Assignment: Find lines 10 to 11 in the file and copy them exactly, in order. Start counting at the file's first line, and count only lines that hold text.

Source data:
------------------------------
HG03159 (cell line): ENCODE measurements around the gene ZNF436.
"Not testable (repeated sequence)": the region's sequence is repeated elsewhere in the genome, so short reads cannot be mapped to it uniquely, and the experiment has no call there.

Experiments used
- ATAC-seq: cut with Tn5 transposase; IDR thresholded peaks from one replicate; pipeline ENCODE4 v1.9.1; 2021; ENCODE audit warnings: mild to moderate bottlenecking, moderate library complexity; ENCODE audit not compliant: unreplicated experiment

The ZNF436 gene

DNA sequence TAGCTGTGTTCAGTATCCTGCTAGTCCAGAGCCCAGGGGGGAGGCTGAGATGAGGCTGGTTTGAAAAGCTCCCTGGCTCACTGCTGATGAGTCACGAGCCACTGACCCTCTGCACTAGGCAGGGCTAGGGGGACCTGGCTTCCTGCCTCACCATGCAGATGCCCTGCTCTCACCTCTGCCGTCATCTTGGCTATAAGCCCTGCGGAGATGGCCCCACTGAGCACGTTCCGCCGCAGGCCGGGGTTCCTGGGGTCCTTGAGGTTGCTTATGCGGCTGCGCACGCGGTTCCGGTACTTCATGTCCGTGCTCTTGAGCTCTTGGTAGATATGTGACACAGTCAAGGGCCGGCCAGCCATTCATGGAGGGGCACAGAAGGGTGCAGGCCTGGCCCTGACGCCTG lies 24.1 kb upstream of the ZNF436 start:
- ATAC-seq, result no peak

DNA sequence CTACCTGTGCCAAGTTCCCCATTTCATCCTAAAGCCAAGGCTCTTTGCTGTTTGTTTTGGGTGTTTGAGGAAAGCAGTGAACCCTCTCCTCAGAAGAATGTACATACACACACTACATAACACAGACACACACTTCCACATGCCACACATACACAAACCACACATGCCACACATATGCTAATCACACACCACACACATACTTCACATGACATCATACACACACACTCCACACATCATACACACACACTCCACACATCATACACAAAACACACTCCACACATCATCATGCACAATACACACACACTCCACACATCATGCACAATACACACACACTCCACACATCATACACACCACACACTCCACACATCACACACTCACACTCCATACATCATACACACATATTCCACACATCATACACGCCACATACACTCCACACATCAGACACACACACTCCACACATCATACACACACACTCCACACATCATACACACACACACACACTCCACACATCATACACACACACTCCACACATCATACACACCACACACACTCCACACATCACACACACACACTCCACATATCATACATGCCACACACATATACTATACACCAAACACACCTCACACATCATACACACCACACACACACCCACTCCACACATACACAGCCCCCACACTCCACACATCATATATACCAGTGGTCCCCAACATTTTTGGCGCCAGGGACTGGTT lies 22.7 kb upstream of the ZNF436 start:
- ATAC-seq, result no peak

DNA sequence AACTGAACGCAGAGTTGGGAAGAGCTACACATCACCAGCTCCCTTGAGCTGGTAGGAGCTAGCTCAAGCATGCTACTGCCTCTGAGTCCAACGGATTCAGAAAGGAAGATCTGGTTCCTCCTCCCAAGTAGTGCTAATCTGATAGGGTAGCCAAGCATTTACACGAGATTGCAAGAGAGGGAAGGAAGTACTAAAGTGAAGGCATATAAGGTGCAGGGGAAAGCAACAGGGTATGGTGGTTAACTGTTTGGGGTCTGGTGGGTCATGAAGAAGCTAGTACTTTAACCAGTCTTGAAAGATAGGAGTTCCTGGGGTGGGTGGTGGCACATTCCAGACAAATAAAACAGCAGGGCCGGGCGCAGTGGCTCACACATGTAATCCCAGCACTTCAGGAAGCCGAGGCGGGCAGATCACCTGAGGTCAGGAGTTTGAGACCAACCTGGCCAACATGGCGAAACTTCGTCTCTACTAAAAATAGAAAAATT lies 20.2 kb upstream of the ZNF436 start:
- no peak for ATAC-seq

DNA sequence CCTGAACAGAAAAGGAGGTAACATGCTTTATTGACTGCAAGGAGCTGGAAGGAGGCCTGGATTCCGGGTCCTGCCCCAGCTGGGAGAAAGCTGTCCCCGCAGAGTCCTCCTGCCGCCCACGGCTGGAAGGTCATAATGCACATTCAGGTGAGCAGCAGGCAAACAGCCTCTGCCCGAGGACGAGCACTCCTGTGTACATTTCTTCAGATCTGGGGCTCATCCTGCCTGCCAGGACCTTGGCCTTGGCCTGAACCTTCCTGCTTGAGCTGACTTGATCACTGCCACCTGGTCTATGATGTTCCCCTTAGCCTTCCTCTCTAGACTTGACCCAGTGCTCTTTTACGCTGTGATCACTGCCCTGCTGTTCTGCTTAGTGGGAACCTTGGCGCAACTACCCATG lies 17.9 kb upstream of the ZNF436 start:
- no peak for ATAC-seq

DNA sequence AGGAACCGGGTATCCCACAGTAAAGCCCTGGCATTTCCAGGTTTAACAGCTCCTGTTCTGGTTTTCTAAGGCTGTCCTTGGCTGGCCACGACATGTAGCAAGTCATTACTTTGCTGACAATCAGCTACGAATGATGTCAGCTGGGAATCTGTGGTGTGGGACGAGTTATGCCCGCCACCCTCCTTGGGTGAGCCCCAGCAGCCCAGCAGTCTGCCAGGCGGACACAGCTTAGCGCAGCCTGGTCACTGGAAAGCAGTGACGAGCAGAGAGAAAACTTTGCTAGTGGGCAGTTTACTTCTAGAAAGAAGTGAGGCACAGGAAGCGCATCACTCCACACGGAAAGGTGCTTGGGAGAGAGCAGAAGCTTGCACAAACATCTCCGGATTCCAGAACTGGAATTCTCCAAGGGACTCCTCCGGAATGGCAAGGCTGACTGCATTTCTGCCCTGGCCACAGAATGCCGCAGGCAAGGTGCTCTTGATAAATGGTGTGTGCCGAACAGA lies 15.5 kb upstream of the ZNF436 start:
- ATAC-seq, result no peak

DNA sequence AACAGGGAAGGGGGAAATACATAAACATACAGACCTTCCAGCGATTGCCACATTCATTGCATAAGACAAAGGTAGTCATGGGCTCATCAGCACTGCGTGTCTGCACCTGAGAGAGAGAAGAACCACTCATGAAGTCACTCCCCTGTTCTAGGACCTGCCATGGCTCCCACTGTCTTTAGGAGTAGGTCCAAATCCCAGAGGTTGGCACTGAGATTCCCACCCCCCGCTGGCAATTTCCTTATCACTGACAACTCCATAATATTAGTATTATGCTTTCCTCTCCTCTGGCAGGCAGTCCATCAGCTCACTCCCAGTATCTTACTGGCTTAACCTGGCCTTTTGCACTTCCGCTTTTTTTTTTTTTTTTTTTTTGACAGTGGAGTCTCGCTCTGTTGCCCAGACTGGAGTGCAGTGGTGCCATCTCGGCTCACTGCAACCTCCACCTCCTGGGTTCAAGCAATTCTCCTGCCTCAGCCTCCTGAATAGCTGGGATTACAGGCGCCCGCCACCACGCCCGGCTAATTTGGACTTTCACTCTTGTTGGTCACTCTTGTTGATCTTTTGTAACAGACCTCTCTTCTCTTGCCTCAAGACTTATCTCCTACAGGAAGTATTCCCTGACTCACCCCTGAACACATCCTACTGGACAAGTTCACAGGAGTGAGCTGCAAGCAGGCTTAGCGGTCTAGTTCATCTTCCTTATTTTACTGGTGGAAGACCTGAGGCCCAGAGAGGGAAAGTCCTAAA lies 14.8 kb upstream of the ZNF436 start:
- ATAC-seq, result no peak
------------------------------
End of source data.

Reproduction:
DNA sequence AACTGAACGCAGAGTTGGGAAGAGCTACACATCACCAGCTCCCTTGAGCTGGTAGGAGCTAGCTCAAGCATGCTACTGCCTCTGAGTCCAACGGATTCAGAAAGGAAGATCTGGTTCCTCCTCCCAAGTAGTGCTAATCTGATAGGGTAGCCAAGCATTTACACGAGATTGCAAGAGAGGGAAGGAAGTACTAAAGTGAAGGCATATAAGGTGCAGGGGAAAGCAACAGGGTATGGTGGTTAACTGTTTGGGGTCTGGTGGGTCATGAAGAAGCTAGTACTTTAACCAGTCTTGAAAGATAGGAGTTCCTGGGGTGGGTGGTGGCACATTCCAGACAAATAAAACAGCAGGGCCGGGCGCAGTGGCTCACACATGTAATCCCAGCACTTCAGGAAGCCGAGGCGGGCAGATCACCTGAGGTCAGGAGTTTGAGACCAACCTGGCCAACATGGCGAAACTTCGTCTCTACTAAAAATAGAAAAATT lies 20.2 kb upstream of the ZNF436 start:
- no peak for ATAC-seq